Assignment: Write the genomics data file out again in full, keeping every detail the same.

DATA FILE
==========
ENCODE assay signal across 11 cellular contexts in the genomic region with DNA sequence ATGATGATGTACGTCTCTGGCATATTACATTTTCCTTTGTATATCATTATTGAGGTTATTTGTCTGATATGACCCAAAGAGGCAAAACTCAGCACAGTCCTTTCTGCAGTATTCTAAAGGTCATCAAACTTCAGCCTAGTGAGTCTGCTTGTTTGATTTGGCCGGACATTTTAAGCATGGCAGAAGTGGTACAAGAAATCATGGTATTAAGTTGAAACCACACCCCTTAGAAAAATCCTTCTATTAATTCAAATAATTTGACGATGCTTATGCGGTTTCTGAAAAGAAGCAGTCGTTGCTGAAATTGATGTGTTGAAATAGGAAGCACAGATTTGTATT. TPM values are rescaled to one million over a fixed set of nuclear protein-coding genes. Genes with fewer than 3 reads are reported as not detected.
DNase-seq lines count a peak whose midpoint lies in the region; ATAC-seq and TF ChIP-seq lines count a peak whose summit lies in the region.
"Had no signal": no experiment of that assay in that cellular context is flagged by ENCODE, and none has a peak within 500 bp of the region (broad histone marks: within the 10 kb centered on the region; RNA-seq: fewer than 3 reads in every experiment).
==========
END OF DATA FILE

ENCODE assay signal across 11 cellular contexts in the genomic region with DNA sequence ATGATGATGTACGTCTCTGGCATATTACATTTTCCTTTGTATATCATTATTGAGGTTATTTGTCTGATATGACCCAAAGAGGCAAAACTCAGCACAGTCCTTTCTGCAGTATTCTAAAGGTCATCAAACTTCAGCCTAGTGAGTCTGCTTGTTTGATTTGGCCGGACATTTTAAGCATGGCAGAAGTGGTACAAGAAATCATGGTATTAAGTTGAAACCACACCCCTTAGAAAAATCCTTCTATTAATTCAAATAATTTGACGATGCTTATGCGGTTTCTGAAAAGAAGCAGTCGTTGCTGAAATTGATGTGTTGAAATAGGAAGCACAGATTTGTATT. TPM values are rescaled to one million over a fixed set of nuclear protein-coding genes. Genes with fewer than 3 reads are reported as not detected.
DNase-seq lines count a peak whose midpoint lies in the region; ATAC-seq and TF ChIP-seq lines count a peak whose summit lies in the region.
"Had no signal": no experiment of that assay in that cellular context is flagged by ENCODE, and none has a peak within 500 bp of the region (broad histone marks: within the 10 kb centered on the region; RNA-seq: fewer than 3 reads in every experiment).